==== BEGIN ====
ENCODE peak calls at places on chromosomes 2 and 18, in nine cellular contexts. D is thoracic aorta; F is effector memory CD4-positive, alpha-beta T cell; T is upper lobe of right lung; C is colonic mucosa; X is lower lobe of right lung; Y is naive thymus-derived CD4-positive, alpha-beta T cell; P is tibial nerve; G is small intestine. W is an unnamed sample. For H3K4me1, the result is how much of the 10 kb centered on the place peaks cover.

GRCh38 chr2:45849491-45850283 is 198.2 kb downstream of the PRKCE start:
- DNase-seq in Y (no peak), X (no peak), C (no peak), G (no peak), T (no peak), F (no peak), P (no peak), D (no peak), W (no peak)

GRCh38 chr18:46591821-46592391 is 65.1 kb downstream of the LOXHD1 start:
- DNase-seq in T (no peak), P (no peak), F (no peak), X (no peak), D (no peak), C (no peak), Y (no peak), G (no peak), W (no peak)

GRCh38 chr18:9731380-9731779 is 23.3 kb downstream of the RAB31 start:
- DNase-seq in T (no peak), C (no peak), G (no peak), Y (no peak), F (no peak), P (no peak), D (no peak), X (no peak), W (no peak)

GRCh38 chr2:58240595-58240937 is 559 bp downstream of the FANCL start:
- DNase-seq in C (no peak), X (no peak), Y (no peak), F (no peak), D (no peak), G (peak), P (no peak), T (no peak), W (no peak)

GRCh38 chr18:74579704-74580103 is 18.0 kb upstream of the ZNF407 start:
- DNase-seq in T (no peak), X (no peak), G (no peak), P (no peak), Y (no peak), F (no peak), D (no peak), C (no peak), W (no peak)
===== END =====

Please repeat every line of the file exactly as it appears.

ENCODE peak calls at places on chromosomes 2 and 18, in nine cellular contexts. D is thoracic aorta; F is effector memory CD4-positive, alpha-beta T cell; T is upper lobe of right lung; C is colonic mucosa; X is lower lobe of right lung; Y is naive thymus-derived CD4-positive, alpha-beta T cell; P is tibial nerve; G is small intestine. W is an unnamed sample. For H3K4me1, the result is how much of the 10 kb centered on the place peaks cover.

GRCh38 chr2:45849491-45850283 is 198.2 kb downstream of the PRKCE start:
- DNase-seq in Y (no peak), X (no peak), C (no peak), G (no peak), T (no peak), F (no peak), P (no peak), D (no peak), W (no peak)

GRCh38 chr18:46591821-46592391 is 65.1 kb downstream of the LOXHD1 start:
- DNase-seq in T (no peak), P (no peak), F (no peak), X (no peak), D (no peak), C (no peak), Y (no peak), G (no peak), W (no peak)

GRCh38 chr18:9731380-9731779 is 23.3 kb downstream of the RAB31 start:
- DNase-seq in T (no peak), C (no peak), G (no peak), Y (no peak), F (no peak), P (no peak), D (no peak), X (no peak), W (no peak)

GRCh38 chr2:58240595-58240937 is 559 bp downstream of the FANCL start:
- DNase-seq in C (no peak), X (no peak), Y (no peak), F (no peak), D (no peak), G (peak), P (no peak), T (no peak), W (no peak)

GRCh38 chr18:74579704-74580103 is 18.0 kb upstream of the ZNF407 start:
- DNase-seq in T (no peak), X (no peak), G (no peak), P (no peak), Y (no peak), F (no peak), D (no peak), C (no peak), W (no peak)